I don’t think that we can say for sure what aspect of neoliberalism is to blame, or even that we can definitively blame neoliberalism in the first place for the sustained rise in youth suicides. But it’s certainly a prime suspect.
As ever: what is to be done?
Officially New Zealand has focussed on mental health and mental health services as a means of dealing with the problem. Mental ill-health and lack of mental health services cannot explain the sudden doubling of youth suicide from 1985 to 1988.
Not surprisingly, then, this approach has failed. Mental ill-health undoubtedly has a part to play in many youth suicides, but there is no reason that this should be more of a problem in New Zealand than in other countries.
It is comforting to believe that young people will be safer if our mental health services are improved but it is largely a false hope. Saying so will, no doubt make me unpopular, but so be it.
So be it, and I agree.
Sadly, throwing more money at the problem isn’t going to help much, if at all. In fact, I submit that a big part of NZ’s current mental health crisis is down to excessive reliance on the state to fix the problem. A bigger part is due to state intervention in the first place. It is completely wrong, for example, that the state treats the simple administration of a proven cure for depression as a greater crime than rape or armed robbery, and instead busies itself funding a lolly scramble of often worse than useless placebos.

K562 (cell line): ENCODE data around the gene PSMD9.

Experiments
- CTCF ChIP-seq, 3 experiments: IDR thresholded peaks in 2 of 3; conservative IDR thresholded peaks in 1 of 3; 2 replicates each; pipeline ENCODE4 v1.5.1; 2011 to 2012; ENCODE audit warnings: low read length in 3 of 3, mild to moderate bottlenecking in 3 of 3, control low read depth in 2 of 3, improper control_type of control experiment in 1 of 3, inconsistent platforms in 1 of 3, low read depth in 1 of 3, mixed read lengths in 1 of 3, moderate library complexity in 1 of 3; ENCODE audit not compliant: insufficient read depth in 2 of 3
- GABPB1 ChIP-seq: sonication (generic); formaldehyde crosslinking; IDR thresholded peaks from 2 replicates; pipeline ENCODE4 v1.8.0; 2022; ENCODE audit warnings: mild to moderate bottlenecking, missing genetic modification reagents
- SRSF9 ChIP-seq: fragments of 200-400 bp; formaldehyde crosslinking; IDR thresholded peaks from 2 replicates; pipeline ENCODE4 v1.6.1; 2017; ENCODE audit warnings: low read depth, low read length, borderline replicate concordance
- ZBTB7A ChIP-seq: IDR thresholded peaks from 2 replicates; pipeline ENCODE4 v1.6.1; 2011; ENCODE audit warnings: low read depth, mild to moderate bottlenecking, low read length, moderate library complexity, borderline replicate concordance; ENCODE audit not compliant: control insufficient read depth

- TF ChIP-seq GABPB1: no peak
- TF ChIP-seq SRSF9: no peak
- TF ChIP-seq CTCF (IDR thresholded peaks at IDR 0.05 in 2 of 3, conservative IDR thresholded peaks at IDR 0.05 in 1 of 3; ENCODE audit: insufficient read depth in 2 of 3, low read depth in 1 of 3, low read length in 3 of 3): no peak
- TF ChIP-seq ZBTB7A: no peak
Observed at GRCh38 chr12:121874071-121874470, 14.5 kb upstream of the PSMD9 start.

Whereas I don’t think more government money is going to fix the problem, I do think it’s downright criminal to cut funding to mental health services in a time of mental health crisis. And that’s what this National government has done. My point is that where the state has taken on responsibility for the provision of mental health services, it must honour that commitment in the meantime. Until such time as we can successfully devolve this responsibility to families, friends and support at the local community level. Faceless bureaucracy never made anyone happy.
At a time like this, it is utterly appalling that the government saw fit to cut funding to Lifeline, one of NZs biggest and long-established suicide counselling lines. And instead, allocate that funding to a “new, preferred supplier” called LaVey. All very well, perhaps, except for the six-month hiatus between Lifeline’s funding being cut and the new provider stepping in. Oh, and the fact that Bill English’s wife is on the board of LaVey! Nepotism doesn’t get much uglier. (LeVa, LaVey. Whatever.)
Now, a closing few words about the efforts of the government-funded agency Like Minds and their take the load off campaign. When I first saw their video featuring Daniel from Taihape I was immediately reminded of the disturbingly dark comicbook art of the Spanish artist Joan Cornellà.
Wait just a moment! Take another look at take the load off. What on earth is that woman friend using to get her mate Dan out of his pit of depression? That’s right, it’s a hangman’s noose.
Sure, it’s supposed to be a lasso. But seriously, what sort of subliminal message are they sending to the suicidal? The people at the agency that created this plagiaristic monstrosity sure have a sick sense of humour. (It wouldn’t surprise me if they were the same outfit responsible for Colin Craig’s election campaign material last election.)
I’m glad that I also have a sick sense of humour and can appreciate it. I hope you do too. To all my depressed friends out there, I say, life is very much worth living, no matter if it seems like a sack of shit right now. Hang on in there!